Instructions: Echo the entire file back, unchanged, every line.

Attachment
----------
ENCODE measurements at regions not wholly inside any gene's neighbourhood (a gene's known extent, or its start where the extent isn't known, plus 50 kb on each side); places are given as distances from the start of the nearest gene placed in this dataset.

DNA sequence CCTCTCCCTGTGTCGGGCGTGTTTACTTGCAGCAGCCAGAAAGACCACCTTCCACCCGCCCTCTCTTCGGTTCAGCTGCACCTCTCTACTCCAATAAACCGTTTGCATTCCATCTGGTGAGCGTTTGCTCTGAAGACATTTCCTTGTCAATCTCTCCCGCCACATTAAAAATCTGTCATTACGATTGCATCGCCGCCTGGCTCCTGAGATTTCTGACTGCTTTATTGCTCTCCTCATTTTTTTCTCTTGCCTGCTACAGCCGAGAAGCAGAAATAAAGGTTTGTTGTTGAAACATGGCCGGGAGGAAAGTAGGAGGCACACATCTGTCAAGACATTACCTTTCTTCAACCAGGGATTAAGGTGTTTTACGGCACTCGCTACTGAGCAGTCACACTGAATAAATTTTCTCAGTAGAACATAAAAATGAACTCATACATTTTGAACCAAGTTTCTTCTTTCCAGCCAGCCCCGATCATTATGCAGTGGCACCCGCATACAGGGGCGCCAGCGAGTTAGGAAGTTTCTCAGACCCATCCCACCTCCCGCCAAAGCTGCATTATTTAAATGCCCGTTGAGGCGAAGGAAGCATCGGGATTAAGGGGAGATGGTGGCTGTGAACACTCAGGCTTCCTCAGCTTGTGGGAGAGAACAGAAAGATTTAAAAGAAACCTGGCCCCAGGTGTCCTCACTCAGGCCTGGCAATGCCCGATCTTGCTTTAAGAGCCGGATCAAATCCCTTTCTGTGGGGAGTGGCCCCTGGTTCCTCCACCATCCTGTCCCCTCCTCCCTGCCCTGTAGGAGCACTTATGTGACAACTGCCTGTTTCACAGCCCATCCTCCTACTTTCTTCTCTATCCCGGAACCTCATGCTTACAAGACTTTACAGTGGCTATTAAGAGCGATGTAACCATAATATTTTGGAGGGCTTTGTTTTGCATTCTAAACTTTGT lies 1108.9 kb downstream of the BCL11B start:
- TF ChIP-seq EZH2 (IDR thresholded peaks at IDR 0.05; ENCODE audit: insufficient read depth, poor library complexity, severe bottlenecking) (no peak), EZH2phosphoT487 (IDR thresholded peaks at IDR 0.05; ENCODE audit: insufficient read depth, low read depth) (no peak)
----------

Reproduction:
ENCODE measurements at regions not wholly inside any gene's neighbourhood (a gene's known extent, or its start where the extent isn't known, plus 50 kb on each side); places are given as distances from the start of the nearest gene placed in this dataset.

DNA sequence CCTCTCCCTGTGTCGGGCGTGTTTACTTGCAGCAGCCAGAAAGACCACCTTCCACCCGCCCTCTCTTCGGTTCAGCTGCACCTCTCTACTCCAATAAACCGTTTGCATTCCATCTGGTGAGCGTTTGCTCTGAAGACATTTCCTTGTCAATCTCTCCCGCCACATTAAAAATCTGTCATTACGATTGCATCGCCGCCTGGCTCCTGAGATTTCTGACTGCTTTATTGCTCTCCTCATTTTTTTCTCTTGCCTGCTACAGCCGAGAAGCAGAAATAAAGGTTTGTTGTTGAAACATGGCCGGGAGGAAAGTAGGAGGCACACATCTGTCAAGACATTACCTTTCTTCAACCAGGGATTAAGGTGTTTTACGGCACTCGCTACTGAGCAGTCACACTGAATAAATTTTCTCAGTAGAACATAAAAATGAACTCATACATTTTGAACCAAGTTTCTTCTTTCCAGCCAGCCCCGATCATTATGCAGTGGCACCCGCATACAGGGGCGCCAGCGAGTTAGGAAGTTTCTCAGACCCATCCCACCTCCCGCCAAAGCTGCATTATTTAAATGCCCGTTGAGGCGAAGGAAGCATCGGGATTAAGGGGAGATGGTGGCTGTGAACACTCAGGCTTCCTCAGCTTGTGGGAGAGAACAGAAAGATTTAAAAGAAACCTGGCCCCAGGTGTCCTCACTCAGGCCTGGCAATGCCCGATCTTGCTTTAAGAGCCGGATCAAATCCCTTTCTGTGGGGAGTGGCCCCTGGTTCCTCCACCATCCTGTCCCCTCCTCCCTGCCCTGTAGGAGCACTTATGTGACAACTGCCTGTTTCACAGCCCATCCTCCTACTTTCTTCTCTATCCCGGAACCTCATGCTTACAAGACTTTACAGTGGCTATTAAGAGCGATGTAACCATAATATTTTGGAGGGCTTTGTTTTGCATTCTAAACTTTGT lies 1108.9 kb downstream of the BCL11B start:
- TF ChIP-seq EZH2 (IDR thresholded peaks at IDR 0.05; ENCODE audit: insufficient read depth, poor library complexity, severe bottlenecking) (no peak), EZH2phosphoT487 (IDR thresholded peaks at IDR 0.05; ENCODE audit: insufficient read depth, low read depth) (no peak)